Author Topic: Lww  (Read 1181 times)

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« on: 20:01:24, 11/10/20 »
Hi everyone I’m Fiona - I’m thinking about doing the Lyke Wake Walk in memory of my Dad and to raise money for charity. I’ve found out today that my Dad did this twice (I had no idea he had done this) I’m looking for advice on how to start training in prep for when I feel fit enough to do this- thank you x


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Re: Lww
« Reply #1 on: 21:41:29, 11/10/20 »
Hi and welcome to the forum.
My main advice would be just to go walking.


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Re: Lww
« Reply #2 on: 21:55:05, 11/10/20 »
 This might help.

 Training involves building up to day walks of at least 25 miles over rough terrain carrying all the equipment you will take on the LWW.
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Re: Lww
« Reply #3 on: 07:32:58, 13/10/20 »
Welcome to the forum, Fiona.

Presuming that you are in good general health, I would advise that you start getting the miles in, with a longer walk at the weekends, gradually building up the distance until you can tackle 20 miles or more without too much difficulty. Listen to your body and be prepared to back off a bit if you are getting twinges. Good luck.  :)
WildAboutWalking - Join me on my walks through the wilder parts of Britain


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Re: Lww
« Reply #4 on: 09:21:32, 13/10/20 »
Hi Fiona. I admire your motivation for attempting this walk tremendously. It's a great plan!  O0

I'd never heard of the LWW so I've done some reading. I assume you're thinking of doing a 24 hour crossing, which appears to be very challenging and needing a lot of preparation. As has been said, building up your stamina and endurance is key and it could take weeks or months depending on your starting level.

Living in Kent, it's very unlikely I'll ever attempt the LWW, but if I were... I'd start by checking out the toughest parts (e.g. terrain and ascent) and in the sort of weather you might get on a bad day (you didn't mention the time of year) on a few shorter walks. And I'd put a great deal of thought into my footwear, which I think is the most important aspect of clothing on a long walk. It's crucial that your feet stay dry, because (for me anyway) wet feet blister easily, so I'd want my most comfortable and supportive shoes as well as blister plasters and spare socks.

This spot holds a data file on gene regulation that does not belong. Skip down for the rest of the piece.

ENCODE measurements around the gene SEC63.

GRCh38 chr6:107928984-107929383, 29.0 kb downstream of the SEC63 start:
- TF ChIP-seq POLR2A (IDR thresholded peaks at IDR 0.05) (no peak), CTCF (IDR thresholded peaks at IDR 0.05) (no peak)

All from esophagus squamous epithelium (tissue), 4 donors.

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Re: Lww
« Reply #5 on: 11:51:41, 13/10/20 »
In good weather it is a lovely walk. I was so lucky. Since I am not a fast walker I did it in over the 24 hours but I did  bivi for a few hours on the way.

As with any long walk make sure your feet have the best possible. Get properly fitting boots, remember feet swell when you've been on them a few hours. Best socks, so much choice here.

Train for stamina, so try to walk a reasonable distance daily . However be careful not to leave your fitness and health behind by overtraining and damaging feet and tendons etc.
Most important is the mind, you will get cheesed off, tired, sore and you have to learn to get in charge of your mind begging you to pack it in, because it does. Physically you can be ready, but mentally you may not be.

Most important, do it. And if you fail first time , do it again. Treat first time as training.

Remember to do it for fun and enjoyment, that way you take a lot if the pressure off.
Too little, too late, too bad......


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Re: Lww
« Reply #6 on: 13:48:07, 13/10/20 »
Jimbob is absolutely correct about it being a mental challenge as much as a physical one. I would suggest that you familiarise yourself with the more challenging bits of the route so that you expect them when they appear. Many people abandon the walk after becoming demoralised by things they should have known about in advance. The bog at Loose Howe and especially the ravine of Jugger Howe just a few miles from the end are prime examples.


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Re: Lww
« Reply #7 on: 11:49:31, 14/10/20 »
It's a really tough challenge. There will be moments when you will hate it and when the idea of continuing to put one foot in front of the other will seem like the severest of tortures. However, the sense of achievement you'll feel when you reach the end will be immense and after a good night's sleep, the hardships will start to fade in your memory even as the positive recollections grow.  :)

Please don't beat yourself up too badly if you don't finish though. Don't try to push on any further than you need to if injury and/or exhaustion become serious issues. As someone who took a couple of goes to finally finish the Yorkshire Three Peaks, I can confirm that completion will taste just as sweet, even at the second or third attempt.

I'm sure you'll do it first time though. Best of luck!  O0